“We are in continual dialogue with our venues,” he says. “Some of those we planned to use will of course not be opening, so we have to look for alternatives. Things change on a daily basis and this adds to the level of detail and issues.”

With local lockdowns in Leicester refocusing minds on the potential for a second spike, Pichilingi recognises that some music fans may feel wary. The latest Music Venue Trust survey, for instance, found that only 36% of people felt that it was currently safe to attend a gig.

“We understand some people will feel cautious. Safety is top of our list. We are ready to deliver Sound City this year and be amongst the first in the UK to show how it can be done,” he says.

“To be able to party like it’s 1999 again someday, you have to act like it’s 2020 now”

Taking place in November in Reykjavik, tastemaking festival Iceland Airwaves will welcome Metronomy, Courtney Barnett, The Murder Capital and Squid across various venues in the nation’s capital. With social distancing restrictions being gradually relaxed in Iceland last month (including allowing gatherings of up to 500 people), it is predicted that by the end of the summer — three months before the festival is due to take place — that there will be no restrictions for gigs or concerts.

“We are keen to maintain as much as we can about what keeps Iceland Airwaves special,” says its Managing Director, Will Larnach-Jones. “Think of it as a mini SXSW or The Great Escape, with a welcoming celebratory atmosphere that’s positively electric.” Yes, there will be more Icelandic acts — including a show from Russell Crowe-approved hometown Eurovision hero Daði Freyr — but “that is because there’s so much good music coming out of Iceland at the moment, and because many of these artists have not had a chance to perform anywhere this year up until now, either in Iceland or overseas.”

Larnach-Jones feels that Iceland Airwaves is in a fortunate situation as it’s taking place at the end of the year and is happening in a country whose response to the pandemic — which has been about prioritising testing, tracking and tracing — has been widely praised. “I think how festivals come through this will be very tied to how their respective countries have handled COVID-19,” he says, before adding that they have the buffer zone of time to accrue expertise in the area. “Ahead of the festival, the company we work for is producing several large-scale events in the late summer and early autumn which also gives us the benefit of having run through the best measures and practices several times over ahead of November.”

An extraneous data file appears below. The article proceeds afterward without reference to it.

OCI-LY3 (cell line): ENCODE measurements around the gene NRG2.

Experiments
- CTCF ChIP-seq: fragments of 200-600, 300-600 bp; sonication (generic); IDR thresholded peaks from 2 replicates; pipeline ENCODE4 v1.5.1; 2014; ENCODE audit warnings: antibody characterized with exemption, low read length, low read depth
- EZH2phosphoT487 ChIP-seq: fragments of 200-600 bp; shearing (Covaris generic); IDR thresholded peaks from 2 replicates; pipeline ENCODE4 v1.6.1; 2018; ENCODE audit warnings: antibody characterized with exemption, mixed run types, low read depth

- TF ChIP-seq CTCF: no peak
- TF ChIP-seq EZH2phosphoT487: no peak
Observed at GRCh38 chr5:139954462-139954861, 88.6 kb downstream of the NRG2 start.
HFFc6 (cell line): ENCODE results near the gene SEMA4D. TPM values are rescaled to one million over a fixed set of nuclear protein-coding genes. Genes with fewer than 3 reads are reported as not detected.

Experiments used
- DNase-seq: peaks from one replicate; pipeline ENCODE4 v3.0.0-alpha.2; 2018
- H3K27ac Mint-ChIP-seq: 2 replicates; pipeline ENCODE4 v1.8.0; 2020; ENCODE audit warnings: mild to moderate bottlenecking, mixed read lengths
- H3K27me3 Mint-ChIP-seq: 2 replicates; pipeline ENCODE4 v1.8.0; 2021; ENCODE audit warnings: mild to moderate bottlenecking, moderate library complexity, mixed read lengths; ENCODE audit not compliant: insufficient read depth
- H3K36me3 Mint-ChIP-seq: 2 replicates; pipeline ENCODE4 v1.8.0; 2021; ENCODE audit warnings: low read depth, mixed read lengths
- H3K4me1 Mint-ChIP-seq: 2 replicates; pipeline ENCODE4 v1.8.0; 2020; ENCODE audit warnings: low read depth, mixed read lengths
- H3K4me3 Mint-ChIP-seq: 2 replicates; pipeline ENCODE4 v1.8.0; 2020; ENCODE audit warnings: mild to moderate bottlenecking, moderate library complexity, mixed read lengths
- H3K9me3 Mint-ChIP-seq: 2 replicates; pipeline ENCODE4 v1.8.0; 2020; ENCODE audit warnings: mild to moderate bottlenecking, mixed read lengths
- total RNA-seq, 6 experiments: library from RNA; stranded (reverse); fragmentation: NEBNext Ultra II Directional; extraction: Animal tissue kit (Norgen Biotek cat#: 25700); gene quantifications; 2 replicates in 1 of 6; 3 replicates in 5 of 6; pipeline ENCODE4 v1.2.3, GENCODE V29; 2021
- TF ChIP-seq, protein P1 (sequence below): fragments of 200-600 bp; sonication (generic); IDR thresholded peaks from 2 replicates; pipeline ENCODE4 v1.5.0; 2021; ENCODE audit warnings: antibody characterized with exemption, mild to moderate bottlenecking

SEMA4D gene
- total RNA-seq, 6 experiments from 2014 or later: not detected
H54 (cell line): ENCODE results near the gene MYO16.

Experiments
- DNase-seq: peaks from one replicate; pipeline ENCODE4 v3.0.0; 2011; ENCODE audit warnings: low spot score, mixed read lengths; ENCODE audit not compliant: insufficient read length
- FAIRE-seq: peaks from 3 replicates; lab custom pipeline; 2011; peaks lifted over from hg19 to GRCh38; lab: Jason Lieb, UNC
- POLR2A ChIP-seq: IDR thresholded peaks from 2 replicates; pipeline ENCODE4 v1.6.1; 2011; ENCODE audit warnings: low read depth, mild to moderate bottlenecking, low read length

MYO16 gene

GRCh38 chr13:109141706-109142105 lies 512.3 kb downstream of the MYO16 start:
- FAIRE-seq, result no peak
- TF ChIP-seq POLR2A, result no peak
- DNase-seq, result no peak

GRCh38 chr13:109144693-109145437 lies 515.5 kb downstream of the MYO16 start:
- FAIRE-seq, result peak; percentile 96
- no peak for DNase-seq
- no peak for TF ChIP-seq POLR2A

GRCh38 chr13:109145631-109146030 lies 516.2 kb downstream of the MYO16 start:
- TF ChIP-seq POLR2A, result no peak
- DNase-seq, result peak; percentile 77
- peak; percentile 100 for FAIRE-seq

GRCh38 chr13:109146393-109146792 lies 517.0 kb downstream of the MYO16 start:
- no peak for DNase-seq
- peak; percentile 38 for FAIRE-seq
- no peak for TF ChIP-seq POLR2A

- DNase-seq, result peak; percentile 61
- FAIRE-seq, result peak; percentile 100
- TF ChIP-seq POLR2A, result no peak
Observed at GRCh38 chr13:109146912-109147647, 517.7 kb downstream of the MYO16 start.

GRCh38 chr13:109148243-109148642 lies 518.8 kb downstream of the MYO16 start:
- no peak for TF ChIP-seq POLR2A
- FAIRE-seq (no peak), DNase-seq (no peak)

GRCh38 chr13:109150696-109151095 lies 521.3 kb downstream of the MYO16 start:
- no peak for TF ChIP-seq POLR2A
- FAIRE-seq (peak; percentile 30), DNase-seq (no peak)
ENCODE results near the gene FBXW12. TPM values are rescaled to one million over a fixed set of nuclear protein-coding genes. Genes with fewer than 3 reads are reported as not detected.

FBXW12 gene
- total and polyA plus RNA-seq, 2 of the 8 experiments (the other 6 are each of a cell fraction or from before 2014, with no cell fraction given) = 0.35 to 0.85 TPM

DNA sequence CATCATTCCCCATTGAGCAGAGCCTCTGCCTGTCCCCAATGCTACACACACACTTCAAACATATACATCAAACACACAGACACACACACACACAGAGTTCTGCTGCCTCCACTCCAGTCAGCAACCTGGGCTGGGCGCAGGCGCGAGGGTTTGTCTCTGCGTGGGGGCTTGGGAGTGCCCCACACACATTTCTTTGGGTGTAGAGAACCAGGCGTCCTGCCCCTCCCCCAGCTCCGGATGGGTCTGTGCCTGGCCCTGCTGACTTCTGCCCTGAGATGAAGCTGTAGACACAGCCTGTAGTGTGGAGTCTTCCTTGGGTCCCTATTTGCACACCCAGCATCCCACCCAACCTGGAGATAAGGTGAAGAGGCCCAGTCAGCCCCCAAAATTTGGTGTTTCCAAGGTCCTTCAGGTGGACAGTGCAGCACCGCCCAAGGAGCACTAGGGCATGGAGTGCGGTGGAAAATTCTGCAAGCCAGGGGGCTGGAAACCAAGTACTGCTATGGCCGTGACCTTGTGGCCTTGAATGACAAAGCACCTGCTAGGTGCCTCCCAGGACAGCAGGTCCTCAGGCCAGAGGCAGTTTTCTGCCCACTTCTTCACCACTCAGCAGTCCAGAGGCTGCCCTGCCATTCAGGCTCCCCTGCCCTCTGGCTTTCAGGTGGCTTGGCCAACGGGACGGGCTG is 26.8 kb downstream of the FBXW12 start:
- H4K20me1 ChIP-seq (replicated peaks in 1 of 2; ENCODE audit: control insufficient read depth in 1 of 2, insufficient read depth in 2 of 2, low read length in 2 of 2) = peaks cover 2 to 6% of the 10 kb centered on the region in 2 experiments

Ticket sales are strong, with particular interest from the UK, France, Germany and the Netherlands — suggesting that festivalgoers are feeling the fear and doing it anyway. “Earlier this month we announced Daði Freyr, and we were hit with a huge avalanche of interest from the public, and emails from agents and artists from all over the world wanting to play this year. As it turns out, this year Airwaves may very well be the only new/showcase festival to take place in 2020. People around the world have been so praiseworthy of Iceland handling the pandemic so well and so responsibly.”

All this sounds overwhelmingly positive, but the public health stakes are high. Hanging over all festivals is surely the worry that mass gatherings could lead to a spike in coronavirus infections. Organisers will do everything in their power to minimise risks and find innovative solutions so that we can see our favourite, and discover soon-to-be-favourite, artists. Yet is it really possible to socially distance when we’re so used to going feral at festivals? And won’t the first events bear the brunt of people’s partying instincts after months of being locked up under lockdown?

“To make this all work, more than ever it is the responsibility of each and every attendee to act carefully and comply with the regulations,” says Reeperbahn’s Frehn Hawel. “To be able to party like it’s 1999 again someday, you have to act like it’s 2020 now.”